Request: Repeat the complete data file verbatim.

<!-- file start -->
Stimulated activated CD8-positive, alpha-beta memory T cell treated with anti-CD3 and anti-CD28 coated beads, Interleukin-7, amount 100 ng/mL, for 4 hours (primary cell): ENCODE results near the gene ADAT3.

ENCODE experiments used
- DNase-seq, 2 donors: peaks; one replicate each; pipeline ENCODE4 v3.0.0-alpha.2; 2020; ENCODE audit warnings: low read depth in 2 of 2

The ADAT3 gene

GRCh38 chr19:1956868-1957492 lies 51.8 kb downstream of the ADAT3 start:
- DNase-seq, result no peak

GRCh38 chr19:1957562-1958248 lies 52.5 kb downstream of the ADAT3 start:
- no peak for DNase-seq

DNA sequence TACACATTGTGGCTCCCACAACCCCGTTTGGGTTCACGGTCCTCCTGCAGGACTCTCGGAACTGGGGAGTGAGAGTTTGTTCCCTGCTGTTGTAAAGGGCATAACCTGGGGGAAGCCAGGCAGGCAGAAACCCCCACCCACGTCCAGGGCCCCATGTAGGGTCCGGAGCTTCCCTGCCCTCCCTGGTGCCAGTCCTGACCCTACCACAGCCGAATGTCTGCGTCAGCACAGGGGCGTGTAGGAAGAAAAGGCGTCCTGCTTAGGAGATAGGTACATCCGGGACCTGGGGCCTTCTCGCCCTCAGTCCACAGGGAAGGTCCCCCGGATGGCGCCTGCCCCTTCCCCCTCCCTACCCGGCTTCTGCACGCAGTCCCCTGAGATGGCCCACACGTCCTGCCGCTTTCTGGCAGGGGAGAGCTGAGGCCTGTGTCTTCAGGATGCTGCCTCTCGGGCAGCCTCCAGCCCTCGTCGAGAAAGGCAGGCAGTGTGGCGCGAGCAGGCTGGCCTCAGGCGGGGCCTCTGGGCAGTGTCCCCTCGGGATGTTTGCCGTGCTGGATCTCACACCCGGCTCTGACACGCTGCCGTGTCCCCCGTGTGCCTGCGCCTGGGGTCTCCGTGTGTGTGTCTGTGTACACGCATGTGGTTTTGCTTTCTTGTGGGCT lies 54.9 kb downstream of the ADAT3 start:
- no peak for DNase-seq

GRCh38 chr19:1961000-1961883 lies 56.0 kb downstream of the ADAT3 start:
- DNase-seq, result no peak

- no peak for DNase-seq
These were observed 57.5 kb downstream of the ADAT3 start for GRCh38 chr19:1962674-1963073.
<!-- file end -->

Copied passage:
Stimulated activated CD8-positive, alpha-beta memory T cell treated with anti-CD3 and anti-CD28 coated beads, Interleukin-7, amount 100 ng/mL, for 4 hours (primary cell): ENCODE results near the gene ADAT3.

ENCODE experiments used
- DNase-seq, 2 donors: peaks; one replicate each; pipeline ENCODE4 v3.0.0-alpha.2; 2020; ENCODE audit warnings: low read depth in 2 of 2

The ADAT3 gene

GRCh38 chr19:1956868-1957492 lies 51.8 kb downstream of the ADAT3 start:
- DNase-seq, result no peak

GRCh38 chr19:1957562-1958248 lies 52.5 kb downstream of the ADAT3 start:
- no peak for DNase-seq

DNA sequence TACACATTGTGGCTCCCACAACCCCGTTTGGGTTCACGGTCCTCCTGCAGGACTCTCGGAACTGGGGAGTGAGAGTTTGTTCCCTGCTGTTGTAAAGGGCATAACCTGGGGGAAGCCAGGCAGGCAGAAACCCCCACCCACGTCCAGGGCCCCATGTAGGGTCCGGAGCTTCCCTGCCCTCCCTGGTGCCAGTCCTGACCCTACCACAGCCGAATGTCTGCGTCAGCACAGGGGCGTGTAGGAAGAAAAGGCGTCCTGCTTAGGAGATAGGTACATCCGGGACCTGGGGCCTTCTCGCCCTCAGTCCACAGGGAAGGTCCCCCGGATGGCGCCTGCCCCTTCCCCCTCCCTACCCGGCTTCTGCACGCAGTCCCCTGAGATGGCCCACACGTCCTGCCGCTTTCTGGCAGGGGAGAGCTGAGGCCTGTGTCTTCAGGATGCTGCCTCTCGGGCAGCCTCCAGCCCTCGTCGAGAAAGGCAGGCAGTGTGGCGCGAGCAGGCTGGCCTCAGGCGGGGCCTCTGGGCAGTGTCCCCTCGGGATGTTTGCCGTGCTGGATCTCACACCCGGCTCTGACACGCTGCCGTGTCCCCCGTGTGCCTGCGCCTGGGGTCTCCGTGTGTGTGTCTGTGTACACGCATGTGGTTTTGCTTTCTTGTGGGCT lies 54.9 kb downstream of the ADAT3 start:
- no peak for DNase-seq

GRCh38 chr19:1961000-1961883 lies 56.0 kb downstream of the ADAT3 start:
- DNase-seq, result no peak

- no peak for DNase-seq
These were observed 57.5 kb downstream of the ADAT3 start for GRCh38 chr19:1962674-1963073.